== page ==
In Southern Sudan, a semi-autonomous region starting to rebound after two decades of devastating civil war, scientists have discovered a surprising zoological phenomenon. More than 1.3 million migratory animals—including white-eared kob, tiang (African antelope), and mongalla gazelle—are currently thriving in the region, according to an aerial survey
conducted by the Wildlife Conservation Society (WCS) and the Government of Southern Sudan (GoSS).
Encompassing 58,000 square miles, the survey provides the first reliable data on Southern Sudan’s wildlife since civil war broke out in 1983. And the results are heartening: the region’s migratory animal population rivals that of the Serengeti, considered the largest in Africa. Additionally, the survey spotted 8,000 elephants, concentrated primarily in the Sudd, the largest freshwater wetland in Africa. This documentation is even more astonishing in light of the experiences of other war-torn countries. For example, regional conflicts in countries such as Mozambique and Angola led to the collapse of peacetime animal protection laws, triggering widespread poaching that decimated local wildlife populations.
Although Southern Sudan’s abundant wildlife is a valuable ecological asset, scientists wonder how it will fare now that the recovering society is confronting new social, economic, and environmental pressures. In 2005, the U.S.-sponsored peace agreements established Southern Sudan as a semi-autonomous region; and since that time, notes National Geographic, hundreds of thousands of refugees—many of whom are farmers—have returned to the area. As the number of farmers increases, many could be forced to expand onto migratory land.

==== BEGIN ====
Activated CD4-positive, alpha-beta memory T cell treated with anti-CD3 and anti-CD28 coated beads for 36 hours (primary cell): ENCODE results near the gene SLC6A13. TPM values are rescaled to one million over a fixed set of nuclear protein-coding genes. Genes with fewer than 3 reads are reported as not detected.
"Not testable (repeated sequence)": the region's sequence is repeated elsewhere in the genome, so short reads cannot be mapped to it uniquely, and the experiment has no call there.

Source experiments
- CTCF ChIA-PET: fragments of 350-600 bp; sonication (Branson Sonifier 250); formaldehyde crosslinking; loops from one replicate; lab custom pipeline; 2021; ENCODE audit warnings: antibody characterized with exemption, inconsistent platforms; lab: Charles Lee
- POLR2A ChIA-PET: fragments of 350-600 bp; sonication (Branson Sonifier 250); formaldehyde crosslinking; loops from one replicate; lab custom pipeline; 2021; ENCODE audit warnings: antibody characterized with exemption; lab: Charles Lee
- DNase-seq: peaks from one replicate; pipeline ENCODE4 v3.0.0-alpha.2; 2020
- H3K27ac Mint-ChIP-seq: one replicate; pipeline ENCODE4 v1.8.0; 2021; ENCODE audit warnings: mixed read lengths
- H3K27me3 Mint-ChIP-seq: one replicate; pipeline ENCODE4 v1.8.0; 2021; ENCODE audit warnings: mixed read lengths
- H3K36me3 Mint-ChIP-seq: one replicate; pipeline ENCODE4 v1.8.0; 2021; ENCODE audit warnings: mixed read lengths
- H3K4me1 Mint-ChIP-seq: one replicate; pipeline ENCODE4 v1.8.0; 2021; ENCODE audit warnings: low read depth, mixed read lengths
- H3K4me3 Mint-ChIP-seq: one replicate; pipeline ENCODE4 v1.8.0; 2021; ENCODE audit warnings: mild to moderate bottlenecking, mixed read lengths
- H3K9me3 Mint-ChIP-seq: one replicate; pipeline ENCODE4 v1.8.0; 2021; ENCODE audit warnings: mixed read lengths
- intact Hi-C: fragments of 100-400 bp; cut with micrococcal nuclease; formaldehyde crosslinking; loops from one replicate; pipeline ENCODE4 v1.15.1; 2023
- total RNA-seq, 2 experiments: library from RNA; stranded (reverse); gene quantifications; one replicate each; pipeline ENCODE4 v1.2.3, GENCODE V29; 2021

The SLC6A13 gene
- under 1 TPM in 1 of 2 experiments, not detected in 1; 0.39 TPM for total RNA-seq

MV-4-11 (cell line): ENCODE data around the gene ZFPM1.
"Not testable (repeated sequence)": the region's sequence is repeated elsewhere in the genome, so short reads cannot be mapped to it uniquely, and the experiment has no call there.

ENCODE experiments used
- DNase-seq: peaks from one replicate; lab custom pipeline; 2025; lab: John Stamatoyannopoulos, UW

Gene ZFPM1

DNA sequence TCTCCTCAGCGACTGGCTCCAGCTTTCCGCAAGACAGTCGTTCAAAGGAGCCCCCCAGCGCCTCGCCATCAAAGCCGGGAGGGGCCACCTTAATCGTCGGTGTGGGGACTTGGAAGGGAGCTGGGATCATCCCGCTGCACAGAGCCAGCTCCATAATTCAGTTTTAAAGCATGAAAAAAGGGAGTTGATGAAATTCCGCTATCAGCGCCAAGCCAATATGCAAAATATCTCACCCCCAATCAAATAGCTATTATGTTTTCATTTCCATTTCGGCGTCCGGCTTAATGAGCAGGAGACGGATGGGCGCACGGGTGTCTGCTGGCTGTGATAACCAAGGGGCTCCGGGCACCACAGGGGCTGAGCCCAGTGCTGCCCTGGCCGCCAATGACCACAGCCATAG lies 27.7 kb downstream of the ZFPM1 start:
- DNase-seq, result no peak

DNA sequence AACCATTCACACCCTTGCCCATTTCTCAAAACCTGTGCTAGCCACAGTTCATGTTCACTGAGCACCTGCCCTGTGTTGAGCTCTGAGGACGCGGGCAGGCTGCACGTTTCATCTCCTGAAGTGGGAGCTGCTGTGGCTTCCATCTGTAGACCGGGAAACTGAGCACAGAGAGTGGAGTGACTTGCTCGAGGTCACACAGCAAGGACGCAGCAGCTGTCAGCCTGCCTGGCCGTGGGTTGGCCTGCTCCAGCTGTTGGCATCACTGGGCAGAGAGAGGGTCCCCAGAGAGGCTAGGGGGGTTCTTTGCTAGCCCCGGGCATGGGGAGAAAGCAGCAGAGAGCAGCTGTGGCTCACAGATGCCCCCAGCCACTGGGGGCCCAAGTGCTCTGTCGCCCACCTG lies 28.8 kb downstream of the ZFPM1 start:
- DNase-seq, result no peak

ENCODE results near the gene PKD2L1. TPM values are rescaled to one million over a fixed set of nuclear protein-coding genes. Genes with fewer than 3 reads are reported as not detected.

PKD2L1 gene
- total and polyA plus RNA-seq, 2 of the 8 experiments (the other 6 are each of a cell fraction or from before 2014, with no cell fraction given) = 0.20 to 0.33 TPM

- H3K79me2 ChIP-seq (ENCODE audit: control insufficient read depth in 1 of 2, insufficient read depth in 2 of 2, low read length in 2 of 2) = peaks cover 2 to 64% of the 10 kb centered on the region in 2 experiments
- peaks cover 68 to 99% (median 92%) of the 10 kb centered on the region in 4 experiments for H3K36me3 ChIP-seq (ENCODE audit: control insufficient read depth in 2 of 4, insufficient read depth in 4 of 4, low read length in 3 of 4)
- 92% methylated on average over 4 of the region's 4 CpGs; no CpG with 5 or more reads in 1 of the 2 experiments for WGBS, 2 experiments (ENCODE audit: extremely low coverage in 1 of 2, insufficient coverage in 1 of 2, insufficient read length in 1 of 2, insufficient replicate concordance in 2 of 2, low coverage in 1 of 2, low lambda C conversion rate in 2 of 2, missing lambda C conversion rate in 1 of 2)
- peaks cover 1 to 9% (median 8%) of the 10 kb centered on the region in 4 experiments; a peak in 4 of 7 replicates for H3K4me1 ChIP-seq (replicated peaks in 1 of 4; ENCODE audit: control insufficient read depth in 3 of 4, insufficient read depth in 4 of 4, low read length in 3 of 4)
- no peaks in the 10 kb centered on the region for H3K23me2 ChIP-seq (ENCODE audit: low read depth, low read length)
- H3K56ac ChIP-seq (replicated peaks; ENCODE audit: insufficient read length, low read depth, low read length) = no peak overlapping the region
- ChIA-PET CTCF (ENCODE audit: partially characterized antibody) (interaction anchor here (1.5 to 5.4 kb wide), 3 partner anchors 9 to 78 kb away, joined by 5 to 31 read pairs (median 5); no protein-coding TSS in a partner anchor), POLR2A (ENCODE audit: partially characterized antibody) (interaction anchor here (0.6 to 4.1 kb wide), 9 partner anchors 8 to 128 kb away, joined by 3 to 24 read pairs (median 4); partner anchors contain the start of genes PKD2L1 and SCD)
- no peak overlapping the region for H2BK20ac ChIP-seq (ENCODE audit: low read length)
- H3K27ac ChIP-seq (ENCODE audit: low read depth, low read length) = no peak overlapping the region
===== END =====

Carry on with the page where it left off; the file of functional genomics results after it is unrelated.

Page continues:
Oil exploration is further contributing to land scarcity. Director of WCS Southern Sudan Country Program Paul Elkan told the New York Times that the GoSS has already distributed oil permits throughout much of the white-eared kob and tiang’s migratory corridor. WCS has called for the creation of a Sudano-Sahel Initiative that would facilitate natural resource management and cooperation with the GoSS to convert thousands of ex-combatants from the Sudan People’s Liberation Army into wildlife protection officers. Initiatives such as this are a good first step toward balancing conservation and growth. But looking ahead, Southern Sudan faces difficult decisions about how best to protect wildlife in the midst of mass migration and economic development.